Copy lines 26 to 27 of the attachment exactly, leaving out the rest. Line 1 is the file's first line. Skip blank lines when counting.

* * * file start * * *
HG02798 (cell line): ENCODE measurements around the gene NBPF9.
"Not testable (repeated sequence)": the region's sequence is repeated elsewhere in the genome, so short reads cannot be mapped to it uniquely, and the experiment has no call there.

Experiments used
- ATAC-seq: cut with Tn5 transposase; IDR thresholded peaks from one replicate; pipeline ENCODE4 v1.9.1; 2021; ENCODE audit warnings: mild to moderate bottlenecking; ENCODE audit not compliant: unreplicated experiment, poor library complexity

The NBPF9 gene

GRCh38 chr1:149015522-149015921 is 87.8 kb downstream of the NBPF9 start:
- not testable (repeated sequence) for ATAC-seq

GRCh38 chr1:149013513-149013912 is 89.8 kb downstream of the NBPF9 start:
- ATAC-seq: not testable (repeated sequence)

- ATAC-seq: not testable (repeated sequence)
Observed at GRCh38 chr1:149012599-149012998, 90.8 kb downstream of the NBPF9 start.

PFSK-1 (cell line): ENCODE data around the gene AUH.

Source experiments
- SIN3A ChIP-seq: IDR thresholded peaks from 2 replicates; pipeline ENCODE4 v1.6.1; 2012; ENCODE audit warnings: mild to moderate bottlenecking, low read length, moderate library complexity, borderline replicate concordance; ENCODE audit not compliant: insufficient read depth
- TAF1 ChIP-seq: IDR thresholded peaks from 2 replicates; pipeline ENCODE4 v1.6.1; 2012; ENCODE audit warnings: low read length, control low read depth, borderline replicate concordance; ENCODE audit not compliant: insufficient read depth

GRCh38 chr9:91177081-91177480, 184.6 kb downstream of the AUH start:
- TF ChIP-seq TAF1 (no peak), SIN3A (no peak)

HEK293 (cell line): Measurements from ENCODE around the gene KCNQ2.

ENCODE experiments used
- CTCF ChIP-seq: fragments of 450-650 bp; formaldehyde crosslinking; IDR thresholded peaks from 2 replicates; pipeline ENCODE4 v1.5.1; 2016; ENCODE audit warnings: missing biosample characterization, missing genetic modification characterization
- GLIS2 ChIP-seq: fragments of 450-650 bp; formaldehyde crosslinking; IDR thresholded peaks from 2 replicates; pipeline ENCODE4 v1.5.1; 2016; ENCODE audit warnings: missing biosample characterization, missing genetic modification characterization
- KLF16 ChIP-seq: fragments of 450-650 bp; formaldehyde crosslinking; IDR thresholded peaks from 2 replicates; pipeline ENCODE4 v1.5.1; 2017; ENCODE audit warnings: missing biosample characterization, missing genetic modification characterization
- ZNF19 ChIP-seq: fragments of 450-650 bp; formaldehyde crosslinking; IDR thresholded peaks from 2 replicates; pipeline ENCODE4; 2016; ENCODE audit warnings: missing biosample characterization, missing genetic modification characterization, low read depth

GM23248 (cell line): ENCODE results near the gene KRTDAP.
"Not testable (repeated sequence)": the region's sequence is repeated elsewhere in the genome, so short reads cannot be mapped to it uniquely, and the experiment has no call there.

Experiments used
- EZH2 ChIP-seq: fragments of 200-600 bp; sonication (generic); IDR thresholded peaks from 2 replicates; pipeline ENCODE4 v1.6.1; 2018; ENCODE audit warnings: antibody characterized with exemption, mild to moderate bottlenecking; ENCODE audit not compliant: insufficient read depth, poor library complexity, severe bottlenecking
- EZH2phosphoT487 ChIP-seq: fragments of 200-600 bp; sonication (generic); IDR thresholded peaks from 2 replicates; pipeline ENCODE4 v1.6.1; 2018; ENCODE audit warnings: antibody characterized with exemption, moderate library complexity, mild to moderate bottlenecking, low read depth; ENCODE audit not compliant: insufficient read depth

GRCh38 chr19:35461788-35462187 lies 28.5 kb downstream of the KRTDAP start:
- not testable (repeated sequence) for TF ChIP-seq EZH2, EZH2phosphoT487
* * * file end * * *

Experiments used
- EZH2 ChIP-seq: fragments of 200-600 bp; sonication (generic); IDR thresholded peaks from 2 replicates; pipeline ENCODE4 v1.6.1; 2018; ENCODE audit warnings: antibody characterized with exemption, mild to moderate bottlenecking; ENCODE audit not compliant: insufficient read depth, poor library complexity, severe bottlenecking